In a world where demands on the nonprofit sector shift rapidly, it seems counterintuitive that many organizational structures remain so resistant to change. As Donna Butts, Executive Director of Generations United, notes, the distinct goal of nonprofits is to serve a dynamic client population, and yet many nonprofits lack the mechanisms to adapt to changing needs (Gowdy, Hildebrand, La Piana, & Mendes Campos, 2009). Why is it, then, that necessary organizational changes are so difficult to implement? Several major reasons include:
- Staff burnout. When employees are already overwhelmed with responsibilities, overworked, or frustrated by previous organizational failures, it can be incredibly difficult to introduce new, additional responsibilities needed to implement change.
- Organizational politics. In deciding on the next best step for an organization, egos can collide, leading to a lack of consensus.
- Lack of effective planning. As Gallup Manager Leong Chee Tung reports, “Poorly defined objectives, milestones that seem impossible, and metrics that are unclear or not objective can further complicate a change process.”
- Unnecessary bureaucratic impediments. Effective change cannot be fully realized unless leadership is able to “speed decision cycles, move information through the organization, provide quick and effective feedback, and evaluate and reward managers on qualities such as openness, candor, and self-confidence” (Tichy & Charan, 1989, p. 114).
Despite these obstacles, it is clear that change is needed. As this ever-transforming nonprofit landscape continues to evolve, organizations must ensure that they have mechanisms in place to respond to contextual change and, subsequently, adapt to meet the challenges of emerging needs and demands. All of this, of course, begs the question: what exactly can leaders do to successfully drive organizational change? Fortunately, there are multiple successful strategies available for implementation, as outlined below:
1. Implement a strategic planning process. The strategic planning process defines detailed steps for developing a results-based accountability system (Bryson, 2010). Through a collaborative process, organizations are able to: a) define their organizational mission and vision, b) assess the planning environment, c) define strategic issues, d) complete probability and impact analyses, and, e) implement, monitor, and evaluate new action steps, agendas, and policies (2010). This process helps to minimize political differences, increase staff buy-in, and move beyond prior frustrations.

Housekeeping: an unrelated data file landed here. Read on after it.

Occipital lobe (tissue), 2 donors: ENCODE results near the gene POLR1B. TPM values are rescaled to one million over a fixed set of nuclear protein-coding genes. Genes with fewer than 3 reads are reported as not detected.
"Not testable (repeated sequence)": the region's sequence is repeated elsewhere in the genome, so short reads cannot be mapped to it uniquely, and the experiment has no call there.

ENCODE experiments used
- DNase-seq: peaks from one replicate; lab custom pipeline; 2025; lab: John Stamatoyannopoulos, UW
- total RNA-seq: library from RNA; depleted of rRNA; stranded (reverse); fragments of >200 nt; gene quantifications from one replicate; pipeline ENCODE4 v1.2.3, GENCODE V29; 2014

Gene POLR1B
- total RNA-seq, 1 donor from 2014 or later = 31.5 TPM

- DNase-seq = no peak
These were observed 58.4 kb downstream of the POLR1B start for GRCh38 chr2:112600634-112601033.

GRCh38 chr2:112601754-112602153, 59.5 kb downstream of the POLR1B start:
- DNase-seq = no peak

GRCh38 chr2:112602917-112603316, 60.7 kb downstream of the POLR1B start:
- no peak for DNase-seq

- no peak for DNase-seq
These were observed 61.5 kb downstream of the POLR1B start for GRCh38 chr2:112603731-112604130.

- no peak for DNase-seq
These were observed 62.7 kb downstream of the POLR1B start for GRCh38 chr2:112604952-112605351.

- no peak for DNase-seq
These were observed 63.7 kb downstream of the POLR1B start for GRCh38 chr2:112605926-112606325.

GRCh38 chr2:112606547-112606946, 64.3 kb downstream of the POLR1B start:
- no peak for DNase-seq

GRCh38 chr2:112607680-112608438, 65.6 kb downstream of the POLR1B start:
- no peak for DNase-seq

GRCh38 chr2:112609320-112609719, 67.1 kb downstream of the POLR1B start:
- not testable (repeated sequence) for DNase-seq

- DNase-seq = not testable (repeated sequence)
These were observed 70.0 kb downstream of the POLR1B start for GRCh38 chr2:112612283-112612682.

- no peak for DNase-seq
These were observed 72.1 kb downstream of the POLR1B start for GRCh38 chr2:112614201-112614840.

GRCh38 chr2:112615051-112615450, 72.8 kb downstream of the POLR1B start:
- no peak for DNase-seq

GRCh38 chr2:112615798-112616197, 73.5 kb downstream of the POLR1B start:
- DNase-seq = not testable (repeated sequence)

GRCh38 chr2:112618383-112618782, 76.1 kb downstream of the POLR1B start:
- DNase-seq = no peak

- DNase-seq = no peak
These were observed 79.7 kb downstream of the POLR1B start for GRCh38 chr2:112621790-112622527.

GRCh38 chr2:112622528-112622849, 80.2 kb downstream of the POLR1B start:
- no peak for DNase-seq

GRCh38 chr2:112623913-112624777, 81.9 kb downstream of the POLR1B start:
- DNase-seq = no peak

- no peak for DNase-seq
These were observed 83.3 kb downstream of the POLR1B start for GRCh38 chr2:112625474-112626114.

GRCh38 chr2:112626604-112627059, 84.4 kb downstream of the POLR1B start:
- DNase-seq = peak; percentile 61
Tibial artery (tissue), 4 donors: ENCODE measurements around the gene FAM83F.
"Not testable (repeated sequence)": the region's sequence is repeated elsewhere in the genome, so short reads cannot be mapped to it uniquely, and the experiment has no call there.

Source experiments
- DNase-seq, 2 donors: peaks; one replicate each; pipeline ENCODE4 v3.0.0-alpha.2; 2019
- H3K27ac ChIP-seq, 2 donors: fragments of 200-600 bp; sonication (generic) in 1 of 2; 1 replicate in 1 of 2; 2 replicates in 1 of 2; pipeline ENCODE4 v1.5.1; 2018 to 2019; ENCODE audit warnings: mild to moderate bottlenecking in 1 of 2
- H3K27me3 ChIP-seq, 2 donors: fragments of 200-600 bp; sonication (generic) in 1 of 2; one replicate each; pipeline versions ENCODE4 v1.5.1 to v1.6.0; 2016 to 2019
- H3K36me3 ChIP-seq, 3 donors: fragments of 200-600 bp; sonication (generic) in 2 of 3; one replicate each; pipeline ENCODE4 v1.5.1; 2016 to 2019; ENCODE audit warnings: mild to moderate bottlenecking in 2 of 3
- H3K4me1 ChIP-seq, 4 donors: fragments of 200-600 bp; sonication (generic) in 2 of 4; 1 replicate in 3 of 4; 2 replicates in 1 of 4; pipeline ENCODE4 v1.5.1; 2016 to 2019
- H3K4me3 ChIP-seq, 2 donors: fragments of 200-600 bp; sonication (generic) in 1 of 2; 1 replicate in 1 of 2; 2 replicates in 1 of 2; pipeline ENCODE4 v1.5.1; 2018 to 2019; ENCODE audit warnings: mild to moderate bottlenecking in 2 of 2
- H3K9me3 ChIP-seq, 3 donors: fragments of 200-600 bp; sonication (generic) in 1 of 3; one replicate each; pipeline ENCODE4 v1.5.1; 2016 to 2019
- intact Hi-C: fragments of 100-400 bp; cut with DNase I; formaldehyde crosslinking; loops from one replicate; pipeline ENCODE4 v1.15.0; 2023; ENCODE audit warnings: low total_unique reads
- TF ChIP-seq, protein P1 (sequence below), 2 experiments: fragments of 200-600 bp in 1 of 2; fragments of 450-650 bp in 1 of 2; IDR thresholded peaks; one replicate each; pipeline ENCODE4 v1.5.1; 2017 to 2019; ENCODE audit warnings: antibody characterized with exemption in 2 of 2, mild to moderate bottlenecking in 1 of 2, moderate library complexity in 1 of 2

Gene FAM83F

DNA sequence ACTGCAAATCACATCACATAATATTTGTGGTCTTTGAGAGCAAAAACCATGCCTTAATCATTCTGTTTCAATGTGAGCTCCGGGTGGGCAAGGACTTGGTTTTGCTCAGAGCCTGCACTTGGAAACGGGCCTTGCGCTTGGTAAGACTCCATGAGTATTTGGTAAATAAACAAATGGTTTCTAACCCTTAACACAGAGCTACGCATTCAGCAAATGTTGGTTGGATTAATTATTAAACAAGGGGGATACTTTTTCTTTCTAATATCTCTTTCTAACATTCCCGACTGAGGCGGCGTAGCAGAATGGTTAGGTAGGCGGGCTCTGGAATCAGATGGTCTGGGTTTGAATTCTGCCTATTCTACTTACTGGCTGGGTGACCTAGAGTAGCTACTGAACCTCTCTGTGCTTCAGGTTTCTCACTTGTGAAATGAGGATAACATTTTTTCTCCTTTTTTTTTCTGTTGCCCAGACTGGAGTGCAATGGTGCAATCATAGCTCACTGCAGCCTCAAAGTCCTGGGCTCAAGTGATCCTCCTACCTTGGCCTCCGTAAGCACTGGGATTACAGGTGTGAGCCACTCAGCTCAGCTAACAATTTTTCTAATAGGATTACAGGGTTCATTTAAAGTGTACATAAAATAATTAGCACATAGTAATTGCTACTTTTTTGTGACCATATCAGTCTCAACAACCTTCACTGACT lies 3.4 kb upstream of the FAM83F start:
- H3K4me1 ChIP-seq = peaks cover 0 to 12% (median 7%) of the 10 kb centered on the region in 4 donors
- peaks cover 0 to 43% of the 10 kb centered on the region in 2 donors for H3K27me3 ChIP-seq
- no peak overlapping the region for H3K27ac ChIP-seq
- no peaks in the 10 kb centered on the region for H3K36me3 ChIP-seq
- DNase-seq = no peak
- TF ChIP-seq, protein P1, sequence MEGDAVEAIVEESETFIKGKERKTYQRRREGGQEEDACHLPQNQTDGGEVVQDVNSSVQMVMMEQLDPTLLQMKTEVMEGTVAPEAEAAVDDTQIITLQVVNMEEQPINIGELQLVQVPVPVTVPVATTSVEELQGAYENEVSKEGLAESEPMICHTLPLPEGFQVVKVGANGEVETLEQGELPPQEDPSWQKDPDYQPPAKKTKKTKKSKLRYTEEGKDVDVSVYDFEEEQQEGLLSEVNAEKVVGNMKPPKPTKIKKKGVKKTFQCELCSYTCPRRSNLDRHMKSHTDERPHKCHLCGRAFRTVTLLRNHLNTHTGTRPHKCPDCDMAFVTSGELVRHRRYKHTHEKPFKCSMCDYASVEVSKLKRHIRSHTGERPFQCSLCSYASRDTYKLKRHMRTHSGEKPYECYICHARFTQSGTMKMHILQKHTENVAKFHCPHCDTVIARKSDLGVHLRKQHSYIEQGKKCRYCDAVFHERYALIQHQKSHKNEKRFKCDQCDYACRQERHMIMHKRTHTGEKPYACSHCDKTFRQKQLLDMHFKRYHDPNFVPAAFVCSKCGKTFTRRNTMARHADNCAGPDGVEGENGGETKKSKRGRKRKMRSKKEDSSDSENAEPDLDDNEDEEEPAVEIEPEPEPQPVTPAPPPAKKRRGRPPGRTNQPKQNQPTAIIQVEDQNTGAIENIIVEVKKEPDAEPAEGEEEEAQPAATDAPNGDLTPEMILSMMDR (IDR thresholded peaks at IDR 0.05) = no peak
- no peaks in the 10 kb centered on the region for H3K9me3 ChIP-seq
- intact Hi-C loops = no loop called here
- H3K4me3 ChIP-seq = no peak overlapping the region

2. Promote diversity. Research clearly demonstrates that diverse groups and organizations had advantages over homogenous ones (Cox, Lobel, & McLeod, 1991; Mandell & Kohler-Gray, 1990). One particular advantage of a diverse organization is that diversity promotes creativity, driving dynamic, innovative strategies for new approaches to implementing change (Cox, 1994). Promoting diversity within organizations ensures that a variety of perspectives are brought to the table, thereby decreasing the likelihood that potential solutions to organizational stagnation will be overlooked.
3. Cultivate transformational leadership. Using Cameron’s (1991) Model of Transformational Leadership, individuals within organizations can create a readiness for change by implementing specific steps, such as comparing performance with standards, instituting symbolic events, and creating a common language.
4. Develop approaches based on strategic intent. Through the utilization of Hamel and Prahalad’s (1989) Model of Strategic Intent, leaders can establish criterion for: charting organizational progress, focusing the organization’s attention on succeeding, motivating employees, encouraging individual/team contributions, sustaining enthusiasm, and becoming increasingly intentional in resource allocation.
5. Invest in streamlining communication and feedback mechanisms. All too often, organizational change is fettered by a lack of efficiency in inter-organizational communication and feedback. It is crucial that leaders develop and implement communication and feedback loops to eliminate unnecessary bureaucratic lag (Tichy & Charan, 1989).
When each of these steps is implemented with fidelity, leaders will become better equipped to meet the rapidly changing challenges and demands of the nonprofit sector.
Bryson, J. M. (2010). Strategic Planning and the Strategic Change Cycle. In D. O. Renz (Ed.), The Jossey-Bass Handbook of Nonprofit Leadership and Management (230-261). San Francisco, CA: Jossey-Bass.
Cameron, K. (1991). Transformational leadership. In Developing Management Skills. New York: Harper-Collins.
Cox, T. H. (1994). Diversity in organizations: Theory, research, and practice. San Francisco, CA: Berrett Koehler Publishers.
Cox, T. H., Lobel, S. A., & McLeod, P. L. (1991). Effects of ethnic group cultural differences on cooperative and competitive behavior on a group task. The Academy of Management Journal, 34(4), 827-847.
Gowdy, H., Hildebrand, A., La Piana, D., & Mendes Campos, M. (2009). Convergence: How five trends will reshape the social sector. In James Irvine Foundation: NonprofitNext.
Hamel, G. & Prahalad, C. K. (1989). Strategic intent. Harvard Business Review.
Mandell, B. & Kohler-Gray, S. (1990). Management development that values diversity. Personnel, 67(3).
Tichy, N. & Charan, R. (1989). Speed, simplicity, self-confidence. Harvard Business Review.